A Maid of the Silver Sea eBook

John Oxenham
This eBook from the Gutenberg Project consists of approximately 308 pages of information about A Maid of the Silver Sea.

He carried with him—­as a delightful memory of her, though not without its cloud—­the pretty picture she made when he came upon her one day in the orchard, milking—­for, strictly as the Sabbath may be observed, cows must still be milked on a Sunday, not being endowed manna-like, with the gift of miraculous double production on a Saturday.

Her head was pressed into her favourite beast’s side, and she was crooning soothingly to it as the white jets ping-panged into the frothing pail, and he stood for a moment watching her unseen.

Then the cow slowly turned her head towards him, considered him gravely for a moment, decided he was unnecessary and whisked her tail impatiently.  Nance’s lullaby stopped, she looked round with a reproving frown, and he went silently on his way.

It was another Sunday afternoon that, as he lay in the bracken on the slope of a headland, he saw two slim figures racing down a bare slope on the opposite side of a wide blue gulf, with joyous chatter, and recognized Nance and Bernel.

They disappeared and he felt lonely.  Then they came picking their way round a black spur below, and stood for a minute or two looking down at something beneath them.  Which something he presently discovered must be a pool of size among the rocks, for after a brief retiral, Nance behind a boulder and Bernel into a black hollow, they came out again, she lightly clad in fluttering white and Bernel in nothing at all, and with a shout of delight dived out of sight into the pool below.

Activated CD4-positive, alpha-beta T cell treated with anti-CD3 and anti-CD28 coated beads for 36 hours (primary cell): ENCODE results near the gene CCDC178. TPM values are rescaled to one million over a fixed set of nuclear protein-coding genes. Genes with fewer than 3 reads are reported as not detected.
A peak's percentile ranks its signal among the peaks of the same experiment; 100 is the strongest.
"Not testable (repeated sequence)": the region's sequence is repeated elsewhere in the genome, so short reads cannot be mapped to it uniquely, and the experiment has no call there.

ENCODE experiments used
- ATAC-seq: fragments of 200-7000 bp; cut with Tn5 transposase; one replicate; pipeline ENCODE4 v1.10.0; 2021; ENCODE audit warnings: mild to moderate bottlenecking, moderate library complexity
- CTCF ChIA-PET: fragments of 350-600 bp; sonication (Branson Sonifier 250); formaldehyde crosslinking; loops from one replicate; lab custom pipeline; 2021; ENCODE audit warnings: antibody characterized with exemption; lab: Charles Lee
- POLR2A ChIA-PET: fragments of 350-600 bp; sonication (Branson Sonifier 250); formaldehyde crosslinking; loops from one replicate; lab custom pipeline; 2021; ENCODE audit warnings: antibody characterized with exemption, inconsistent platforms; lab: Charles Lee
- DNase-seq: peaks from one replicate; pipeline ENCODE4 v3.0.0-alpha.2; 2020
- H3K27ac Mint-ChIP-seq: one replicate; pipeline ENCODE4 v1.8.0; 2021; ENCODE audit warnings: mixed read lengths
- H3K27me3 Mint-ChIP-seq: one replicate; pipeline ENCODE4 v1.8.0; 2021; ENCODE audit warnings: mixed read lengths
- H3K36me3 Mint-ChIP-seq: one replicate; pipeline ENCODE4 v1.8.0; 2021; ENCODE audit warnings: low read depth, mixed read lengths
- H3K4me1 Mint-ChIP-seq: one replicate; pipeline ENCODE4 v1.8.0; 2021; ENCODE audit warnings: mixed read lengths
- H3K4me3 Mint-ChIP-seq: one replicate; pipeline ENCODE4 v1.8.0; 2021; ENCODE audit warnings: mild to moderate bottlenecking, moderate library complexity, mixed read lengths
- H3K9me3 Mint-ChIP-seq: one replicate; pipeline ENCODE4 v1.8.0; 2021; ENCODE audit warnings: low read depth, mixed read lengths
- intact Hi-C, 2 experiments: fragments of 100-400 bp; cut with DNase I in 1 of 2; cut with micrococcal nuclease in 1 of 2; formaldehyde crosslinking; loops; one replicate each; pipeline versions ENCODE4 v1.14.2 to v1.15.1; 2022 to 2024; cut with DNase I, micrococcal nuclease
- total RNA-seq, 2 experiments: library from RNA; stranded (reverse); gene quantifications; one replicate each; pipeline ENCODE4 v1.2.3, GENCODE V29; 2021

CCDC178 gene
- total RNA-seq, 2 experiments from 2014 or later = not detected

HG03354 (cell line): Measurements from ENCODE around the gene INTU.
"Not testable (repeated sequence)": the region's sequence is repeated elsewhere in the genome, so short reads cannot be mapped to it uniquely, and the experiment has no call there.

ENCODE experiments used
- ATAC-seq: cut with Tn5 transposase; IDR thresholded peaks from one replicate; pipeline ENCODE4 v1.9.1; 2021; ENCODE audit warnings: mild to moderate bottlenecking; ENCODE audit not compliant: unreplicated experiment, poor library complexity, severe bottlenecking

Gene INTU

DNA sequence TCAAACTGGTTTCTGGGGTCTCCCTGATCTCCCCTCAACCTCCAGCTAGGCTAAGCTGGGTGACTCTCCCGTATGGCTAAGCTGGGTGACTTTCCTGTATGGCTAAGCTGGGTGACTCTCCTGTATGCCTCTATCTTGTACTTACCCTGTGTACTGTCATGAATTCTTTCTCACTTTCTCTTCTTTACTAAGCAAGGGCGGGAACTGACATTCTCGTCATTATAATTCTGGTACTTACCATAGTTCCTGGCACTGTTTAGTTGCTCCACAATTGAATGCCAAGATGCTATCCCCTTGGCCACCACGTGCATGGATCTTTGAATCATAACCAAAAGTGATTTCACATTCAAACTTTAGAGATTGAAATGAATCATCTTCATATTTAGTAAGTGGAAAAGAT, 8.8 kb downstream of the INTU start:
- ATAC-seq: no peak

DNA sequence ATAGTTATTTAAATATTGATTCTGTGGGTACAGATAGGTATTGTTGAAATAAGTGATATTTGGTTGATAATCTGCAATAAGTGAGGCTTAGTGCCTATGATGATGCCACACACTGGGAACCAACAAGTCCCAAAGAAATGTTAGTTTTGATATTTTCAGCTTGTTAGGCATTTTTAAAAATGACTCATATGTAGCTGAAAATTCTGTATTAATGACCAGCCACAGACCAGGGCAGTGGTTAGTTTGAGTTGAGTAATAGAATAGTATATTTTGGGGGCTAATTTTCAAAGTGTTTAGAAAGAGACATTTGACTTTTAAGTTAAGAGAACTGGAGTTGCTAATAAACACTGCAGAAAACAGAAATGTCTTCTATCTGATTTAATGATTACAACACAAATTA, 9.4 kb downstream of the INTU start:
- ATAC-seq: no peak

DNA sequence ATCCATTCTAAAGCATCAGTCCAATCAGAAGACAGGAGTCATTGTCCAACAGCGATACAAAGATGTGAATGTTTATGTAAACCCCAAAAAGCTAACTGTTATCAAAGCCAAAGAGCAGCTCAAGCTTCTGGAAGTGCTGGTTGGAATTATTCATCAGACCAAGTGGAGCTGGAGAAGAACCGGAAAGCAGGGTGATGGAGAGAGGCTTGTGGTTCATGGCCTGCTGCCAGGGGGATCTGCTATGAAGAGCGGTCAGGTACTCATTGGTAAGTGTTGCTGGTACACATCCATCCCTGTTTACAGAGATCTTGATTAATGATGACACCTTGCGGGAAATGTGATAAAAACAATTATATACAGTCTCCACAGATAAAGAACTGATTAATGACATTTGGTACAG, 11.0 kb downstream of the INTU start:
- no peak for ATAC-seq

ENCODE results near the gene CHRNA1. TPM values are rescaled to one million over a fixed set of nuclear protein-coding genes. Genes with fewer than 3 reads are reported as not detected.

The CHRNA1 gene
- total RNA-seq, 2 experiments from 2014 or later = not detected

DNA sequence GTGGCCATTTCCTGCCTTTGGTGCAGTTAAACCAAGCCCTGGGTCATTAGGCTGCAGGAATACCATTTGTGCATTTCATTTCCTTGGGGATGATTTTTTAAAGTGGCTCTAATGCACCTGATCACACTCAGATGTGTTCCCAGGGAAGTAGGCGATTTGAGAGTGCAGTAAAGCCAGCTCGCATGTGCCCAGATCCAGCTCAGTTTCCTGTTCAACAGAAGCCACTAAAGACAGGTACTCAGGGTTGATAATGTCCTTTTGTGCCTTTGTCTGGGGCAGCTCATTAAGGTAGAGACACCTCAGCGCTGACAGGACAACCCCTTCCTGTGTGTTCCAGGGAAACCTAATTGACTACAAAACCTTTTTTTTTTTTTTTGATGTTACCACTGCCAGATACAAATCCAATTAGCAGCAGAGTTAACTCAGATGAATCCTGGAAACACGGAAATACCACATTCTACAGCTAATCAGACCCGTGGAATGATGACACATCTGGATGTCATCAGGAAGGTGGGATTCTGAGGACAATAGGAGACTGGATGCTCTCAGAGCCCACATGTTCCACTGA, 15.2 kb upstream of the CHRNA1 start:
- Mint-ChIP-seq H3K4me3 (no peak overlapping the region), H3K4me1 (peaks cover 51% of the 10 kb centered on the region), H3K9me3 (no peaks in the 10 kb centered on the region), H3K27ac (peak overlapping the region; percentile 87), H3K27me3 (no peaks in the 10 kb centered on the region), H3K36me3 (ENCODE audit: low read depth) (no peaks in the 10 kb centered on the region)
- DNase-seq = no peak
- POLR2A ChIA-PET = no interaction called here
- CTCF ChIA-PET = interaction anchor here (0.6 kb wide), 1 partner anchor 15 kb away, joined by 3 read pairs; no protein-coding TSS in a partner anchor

He could hear their shouts and laughter echoed back by the huge overhanging rocks.  He saw them climb out again and sit sunning themselves on the grey ledge like a pair of sea-birds, and Nance’s exiguous white garment no longer fluttered in the breeze.

Then in they went again, and again, and again, till, tiring of the limits of the pool—­huge as he afterwards found it to be—­they crept over the barnacled rocks to the sea, and flung themselves fearlessly in, and came ploughing through it towards his headland.  And he shrank still lower among the bracken, for though he had watched the distant little figure in white with a slight sense of sacrilege, and absolutely no sense of impropriety but only of enjoyment, he would not for all he was worth have had her know that he had watched at all, since he could imagine how she would resent it.

Nevertheless, these unconscious revelations of her real self were to him as jewels of price, and he treasured the memory of them accordingly.

He watched them swim back and disappear among the rocks, and presently go merrily up the bare slope again; and he lay long in the bracken, scarce daring to move, and when he did, he crept away warily, as one guilty of a trespass.

And glad he was that he had done so, for he had proof of her feeling that same night at supper.

Peter Mauger came sheepishly in again with Tom, and Tom, when he had satisfied the edge of his hunger, must wax facetious in his brotherly way.

Project Gutenberg
A Maid of the Silver Sea from Project Gutenberg. Public domain.
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